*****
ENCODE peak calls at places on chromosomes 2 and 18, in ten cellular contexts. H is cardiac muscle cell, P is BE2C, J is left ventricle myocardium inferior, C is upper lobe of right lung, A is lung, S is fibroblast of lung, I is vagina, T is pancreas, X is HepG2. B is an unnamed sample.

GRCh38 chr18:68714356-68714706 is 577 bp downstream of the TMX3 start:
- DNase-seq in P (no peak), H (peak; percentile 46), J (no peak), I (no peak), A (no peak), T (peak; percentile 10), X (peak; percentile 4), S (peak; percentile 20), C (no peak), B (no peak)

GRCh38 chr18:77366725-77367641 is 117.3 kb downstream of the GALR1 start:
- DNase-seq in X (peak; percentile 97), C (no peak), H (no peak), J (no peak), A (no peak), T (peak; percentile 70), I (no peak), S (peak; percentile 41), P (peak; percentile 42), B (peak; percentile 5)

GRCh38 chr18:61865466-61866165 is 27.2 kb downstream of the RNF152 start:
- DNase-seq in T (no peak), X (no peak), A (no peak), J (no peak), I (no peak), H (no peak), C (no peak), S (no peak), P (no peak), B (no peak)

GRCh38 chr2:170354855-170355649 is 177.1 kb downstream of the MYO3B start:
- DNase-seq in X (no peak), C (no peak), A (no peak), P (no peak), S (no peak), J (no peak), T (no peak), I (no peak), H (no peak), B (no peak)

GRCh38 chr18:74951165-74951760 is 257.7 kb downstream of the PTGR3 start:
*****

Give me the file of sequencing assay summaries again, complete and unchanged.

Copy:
ENCODE peak calls at places on chromosomes 2 and 18, in ten cellular contexts. H is cardiac muscle cell, P is BE2C, J is left ventricle myocardium inferior, C is upper lobe of right lung, A is lung, S is fibroblast of lung, I is vagina, T is pancreas, X is HepG2. B is an unnamed sample.

GRCh38 chr18:68714356-68714706 is 577 bp downstream of the TMX3 start:
- DNase-seq in P (no peak), H (peak; percentile 46), J (no peak), I (no peak), A (no peak), T (peak; percentile 10), X (peak; percentile 4), S (peak; percentile 20), C (no peak), B (no peak)

GRCh38 chr18:77366725-77367641 is 117.3 kb downstream of the GALR1 start:
- DNase-seq in X (peak; percentile 97), C (no peak), H (no peak), J (no peak), A (no peak), T (peak; percentile 70), I (no peak), S (peak; percentile 41), P (peak; percentile 42), B (peak; percentile 5)

GRCh38 chr18:61865466-61866165 is 27.2 kb downstream of the RNF152 start:
- DNase-seq in T (no peak), X (no peak), A (no peak), J (no peak), I (no peak), H (no peak), C (no peak), S (no peak), P (no peak), B (no peak)

GRCh38 chr2:170354855-170355649 is 177.1 kb downstream of the MYO3B start:
- DNase-seq in X (no peak), C (no peak), A (no peak), P (no peak), S (no peak), J (no peak), T (no peak), I (no peak), H (no peak), B (no peak)

GRCh38 chr18:74951165-74951760 is 257.7 kb downstream of the PTGR3 start: